Sex in Baltimore: Shocking Report Kept from the Public

In 1915 a government study on illicit sex left Baltimore “naked and exposed.” The Maryland Vice Commission, in the words of one excitable observer, had spent “three years stripping the clothes off” the city, and the official report presented a mountain of evidence about prostitution and other furtive sexual activities.

Prostitutes plying their trade in the red light district of Dawson, Yukon. Source: University of Washington, Special Collections.

The immediate public reaction was one of denial. Mayor James Harry Preston, quoted in The Baltimore Sun, labeled the report “a scandalous libel on life in Baltimore.” The head of the police chimed in, stating “these conditions do not exist” and swearing that his force kept a diligent eye on “questionable houses” to “arrest those who enter it for immoral purposes.”

Photograph of Storyville prostitute, by E. J. Bellocq, circa 1912. Source: Wikimedia Commons.
Photograph of Storyville prostitute, by E. J. Bellocq, ca. 1912. Source: Wikimedia Commons.

Some reacted to the allegations with full-throated outrage. A grand jury summoned the commission chairman with a demand for the names of those interviewed in the study with an intent to interrogate them. “A heated argument followed” between the chairman and prosecutors, but no names were released.

Contemporary newspapers focused on the report’s findings in connection with streetwalkers and “questionable houses.” But the commission also reported on what it termed “clandestine prostitution,” which included the common practice of successful men keeping mistresses. This revelation no doubt made city leaders uncomfortable.

A powerful group of reformers refused to let the issue fade from view. Leading the charge was Dr. Howard A. Kelly, a prominent Johns Hopkins Hospital doctor and teetotaling moral crusader. Kelly was deeply religious and was known, when stopped at a red traffic light, to ask cab drivers “when you get to the gate of heaven, will there be a red light or a green light?” With the city keeping the report under wraps, Kelly published The Double Shame of Baltimore: Her Unpublished Vice Report and Her Utter Indifference. “Vice in low theatrical shows and sex immorality is literally eating the heart out of our city life,” he wrote. “For the first time in her life, Baltimore has gazed into a clear glass and beheld her natural face.”

Dr. Howard A. Kelly. Source: The Alan Mason Chesney Medical Archives of The Johns Hopkins Medical Institutions
Dr. Howard A. Kelly. Source: The Alan Mason Chesney Medical Archives of The Johns Hopkins Medical Institutions.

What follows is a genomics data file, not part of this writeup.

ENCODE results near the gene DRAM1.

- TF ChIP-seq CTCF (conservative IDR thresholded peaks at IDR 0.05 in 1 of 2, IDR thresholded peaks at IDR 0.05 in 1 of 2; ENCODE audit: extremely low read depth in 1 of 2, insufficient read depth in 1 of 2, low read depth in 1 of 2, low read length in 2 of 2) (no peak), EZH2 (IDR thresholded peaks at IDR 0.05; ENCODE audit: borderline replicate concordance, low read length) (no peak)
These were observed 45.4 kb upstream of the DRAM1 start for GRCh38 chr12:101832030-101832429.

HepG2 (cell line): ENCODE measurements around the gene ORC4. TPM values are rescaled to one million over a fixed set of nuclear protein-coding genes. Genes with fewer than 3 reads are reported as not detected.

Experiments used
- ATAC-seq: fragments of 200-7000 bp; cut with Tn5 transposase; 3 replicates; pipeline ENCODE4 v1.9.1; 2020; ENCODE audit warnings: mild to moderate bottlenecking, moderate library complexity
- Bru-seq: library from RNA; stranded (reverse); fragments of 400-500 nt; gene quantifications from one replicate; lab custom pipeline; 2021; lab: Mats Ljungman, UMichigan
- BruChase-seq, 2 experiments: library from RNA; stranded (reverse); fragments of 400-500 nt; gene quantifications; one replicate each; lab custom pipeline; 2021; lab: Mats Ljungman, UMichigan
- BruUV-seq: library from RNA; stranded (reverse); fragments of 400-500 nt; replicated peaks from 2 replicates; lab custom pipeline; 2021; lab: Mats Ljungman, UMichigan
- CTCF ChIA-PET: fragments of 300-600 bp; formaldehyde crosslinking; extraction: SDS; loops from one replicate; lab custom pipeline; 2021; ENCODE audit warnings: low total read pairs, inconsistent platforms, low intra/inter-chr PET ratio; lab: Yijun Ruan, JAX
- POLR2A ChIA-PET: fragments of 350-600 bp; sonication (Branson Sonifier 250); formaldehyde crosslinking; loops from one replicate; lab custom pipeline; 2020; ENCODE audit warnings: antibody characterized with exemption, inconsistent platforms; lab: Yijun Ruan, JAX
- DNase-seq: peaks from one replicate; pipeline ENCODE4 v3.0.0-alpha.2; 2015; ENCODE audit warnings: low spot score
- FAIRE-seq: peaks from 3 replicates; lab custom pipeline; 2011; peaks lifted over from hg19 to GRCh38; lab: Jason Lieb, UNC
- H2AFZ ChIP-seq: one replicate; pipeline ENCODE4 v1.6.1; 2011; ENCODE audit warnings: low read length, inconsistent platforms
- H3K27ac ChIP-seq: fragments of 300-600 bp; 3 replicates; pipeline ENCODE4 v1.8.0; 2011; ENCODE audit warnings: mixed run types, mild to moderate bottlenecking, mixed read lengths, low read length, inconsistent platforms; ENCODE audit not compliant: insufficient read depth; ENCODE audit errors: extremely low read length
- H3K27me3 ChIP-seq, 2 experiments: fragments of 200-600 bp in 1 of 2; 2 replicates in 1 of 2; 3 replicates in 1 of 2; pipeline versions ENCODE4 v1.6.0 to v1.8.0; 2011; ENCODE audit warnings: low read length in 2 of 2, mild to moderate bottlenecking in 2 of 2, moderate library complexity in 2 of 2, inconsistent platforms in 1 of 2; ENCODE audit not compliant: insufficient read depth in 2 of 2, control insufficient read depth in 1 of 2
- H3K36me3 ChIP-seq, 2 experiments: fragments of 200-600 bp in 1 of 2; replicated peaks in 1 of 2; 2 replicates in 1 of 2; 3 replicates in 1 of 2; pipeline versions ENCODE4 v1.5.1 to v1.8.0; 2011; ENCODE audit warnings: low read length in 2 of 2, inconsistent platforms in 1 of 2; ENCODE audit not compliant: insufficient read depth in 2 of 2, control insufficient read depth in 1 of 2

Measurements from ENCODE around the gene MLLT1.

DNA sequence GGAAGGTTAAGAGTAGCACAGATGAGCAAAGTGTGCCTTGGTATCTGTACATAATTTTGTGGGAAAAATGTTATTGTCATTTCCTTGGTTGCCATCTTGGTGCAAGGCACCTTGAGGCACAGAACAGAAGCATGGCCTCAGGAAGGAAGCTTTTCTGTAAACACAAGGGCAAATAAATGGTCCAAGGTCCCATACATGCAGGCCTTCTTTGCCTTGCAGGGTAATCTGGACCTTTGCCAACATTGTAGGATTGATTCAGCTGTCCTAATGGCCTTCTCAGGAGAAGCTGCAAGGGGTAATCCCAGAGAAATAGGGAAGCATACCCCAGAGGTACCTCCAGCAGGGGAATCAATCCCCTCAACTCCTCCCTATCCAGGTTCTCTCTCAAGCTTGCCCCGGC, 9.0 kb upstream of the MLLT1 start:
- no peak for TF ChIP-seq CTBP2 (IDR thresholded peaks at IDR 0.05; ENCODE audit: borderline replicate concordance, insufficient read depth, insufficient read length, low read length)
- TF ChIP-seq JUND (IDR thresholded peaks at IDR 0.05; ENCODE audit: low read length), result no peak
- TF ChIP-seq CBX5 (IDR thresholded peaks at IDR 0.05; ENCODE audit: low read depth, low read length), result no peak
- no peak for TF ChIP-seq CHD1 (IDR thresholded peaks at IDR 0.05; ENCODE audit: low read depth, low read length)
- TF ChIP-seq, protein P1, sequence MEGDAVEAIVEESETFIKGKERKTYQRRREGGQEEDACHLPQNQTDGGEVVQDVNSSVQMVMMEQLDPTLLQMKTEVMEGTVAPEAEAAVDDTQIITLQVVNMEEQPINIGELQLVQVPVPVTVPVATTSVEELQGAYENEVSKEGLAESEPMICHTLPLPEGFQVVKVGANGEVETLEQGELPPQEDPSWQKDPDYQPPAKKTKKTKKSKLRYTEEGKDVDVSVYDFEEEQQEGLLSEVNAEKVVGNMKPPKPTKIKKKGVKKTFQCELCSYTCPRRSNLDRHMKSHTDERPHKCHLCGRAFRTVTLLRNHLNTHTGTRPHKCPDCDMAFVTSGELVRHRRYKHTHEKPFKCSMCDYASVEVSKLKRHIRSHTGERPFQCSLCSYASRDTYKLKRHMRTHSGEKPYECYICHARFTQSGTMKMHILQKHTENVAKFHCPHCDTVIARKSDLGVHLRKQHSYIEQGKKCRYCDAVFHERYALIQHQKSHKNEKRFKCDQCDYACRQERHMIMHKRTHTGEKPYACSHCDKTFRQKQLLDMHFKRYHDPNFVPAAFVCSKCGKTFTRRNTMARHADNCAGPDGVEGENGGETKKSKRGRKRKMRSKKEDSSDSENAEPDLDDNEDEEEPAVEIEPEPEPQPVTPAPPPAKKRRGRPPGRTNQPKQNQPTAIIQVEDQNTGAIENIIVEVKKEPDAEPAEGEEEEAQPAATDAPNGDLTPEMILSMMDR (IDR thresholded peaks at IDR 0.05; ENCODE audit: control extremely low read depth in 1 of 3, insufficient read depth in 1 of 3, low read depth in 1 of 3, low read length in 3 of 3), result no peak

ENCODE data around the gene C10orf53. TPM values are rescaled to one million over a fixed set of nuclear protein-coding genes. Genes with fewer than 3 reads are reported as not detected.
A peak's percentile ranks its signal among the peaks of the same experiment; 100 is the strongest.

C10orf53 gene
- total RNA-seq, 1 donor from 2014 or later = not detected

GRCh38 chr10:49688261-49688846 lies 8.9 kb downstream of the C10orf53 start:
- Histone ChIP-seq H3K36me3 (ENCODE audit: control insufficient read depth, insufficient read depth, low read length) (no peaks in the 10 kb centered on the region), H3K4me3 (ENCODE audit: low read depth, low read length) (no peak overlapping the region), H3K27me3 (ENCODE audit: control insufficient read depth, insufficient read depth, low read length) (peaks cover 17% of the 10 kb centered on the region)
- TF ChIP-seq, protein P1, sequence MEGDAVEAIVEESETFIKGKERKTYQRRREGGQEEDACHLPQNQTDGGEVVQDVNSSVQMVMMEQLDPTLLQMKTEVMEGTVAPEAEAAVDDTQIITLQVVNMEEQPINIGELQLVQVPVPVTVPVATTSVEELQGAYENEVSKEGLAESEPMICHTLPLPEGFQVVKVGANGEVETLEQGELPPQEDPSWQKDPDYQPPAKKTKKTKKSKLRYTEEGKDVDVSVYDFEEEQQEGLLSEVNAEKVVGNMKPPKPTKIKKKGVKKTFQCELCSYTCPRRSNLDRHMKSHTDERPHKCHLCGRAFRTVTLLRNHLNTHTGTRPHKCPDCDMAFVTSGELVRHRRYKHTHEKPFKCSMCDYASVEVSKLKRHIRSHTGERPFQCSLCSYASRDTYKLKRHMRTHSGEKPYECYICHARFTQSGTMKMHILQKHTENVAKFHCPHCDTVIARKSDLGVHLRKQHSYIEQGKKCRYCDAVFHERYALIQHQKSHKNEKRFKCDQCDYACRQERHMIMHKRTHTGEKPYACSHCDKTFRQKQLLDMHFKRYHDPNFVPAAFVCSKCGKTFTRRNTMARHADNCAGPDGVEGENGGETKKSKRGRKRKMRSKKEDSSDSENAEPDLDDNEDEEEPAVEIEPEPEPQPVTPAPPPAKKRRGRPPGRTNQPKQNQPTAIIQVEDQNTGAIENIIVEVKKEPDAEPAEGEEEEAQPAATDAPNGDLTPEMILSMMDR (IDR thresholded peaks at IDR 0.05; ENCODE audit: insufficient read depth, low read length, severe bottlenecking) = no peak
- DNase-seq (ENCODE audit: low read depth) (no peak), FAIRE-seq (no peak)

Kelly reprinted two articles by Winthrop D. Lane, a pioneering social worker, who struck an even higher level of moral outrage. Lane wrote that the commission found “supposedly respectable” citizens, including many men “in high station,” were in fact sexual predators. They seduced stenographers and other young girls who worked for them. They preyed upon waitresses, salesgirls, and switchboard operators. They took women to private offices for immoral purposes. And a shocking number of “supposedly respectable women” solicited the attention of such men.

The city’s denial of the findings deeply aggrieved Kelly and Lane. “Apparently Baltimore did not know that she had ‘a body of flesh and blood and weakness’ … the discovery has been too much for her,” wrote Lane. Both held out hope that the report would be published so that “cities of similar characteristics and greater imagination” could benefit.

That didn’t happen. Opposition to the report was so intense the commission never dared publish its findings.

Controversy over the report receded quickly, arguably with the total defeat of both opposing viewpoints. The moral reformers hit a high-water mark with the start of prohibition in 1920, but their influence faded as the measure failed. And the Baltimore sin-deniers lost whatever credibility they had with the surging popularity of “The Block,” the city’s famous burlesque locale (and red-light district).

A single typescript original of the vice commission report rests on a shelf of the Special Collections Department of the Enoch Pratt Library in Baltimore. The research appears rigorous and through, and while there are period-typical judgments as to “perversion” and “low intelligence,” information is presented with an objective intent.

The report is a unique document, historically invaluable, with dozens of transcribed interviews about why women went into prostitution, what their lives were like as prostitutes, how much money they made, and their physical experience of sex with customers. The document also has a commendable focus on public health concerns, political corruption, harassment of women in the workplace, and the evils of income inequality.

While failing to convince Baltimore of its “flesh and blood and weakness,” the vice commission succeeded far beyond its wildest imagination in creating a priceless historical record of the city and it’s all too human residents.

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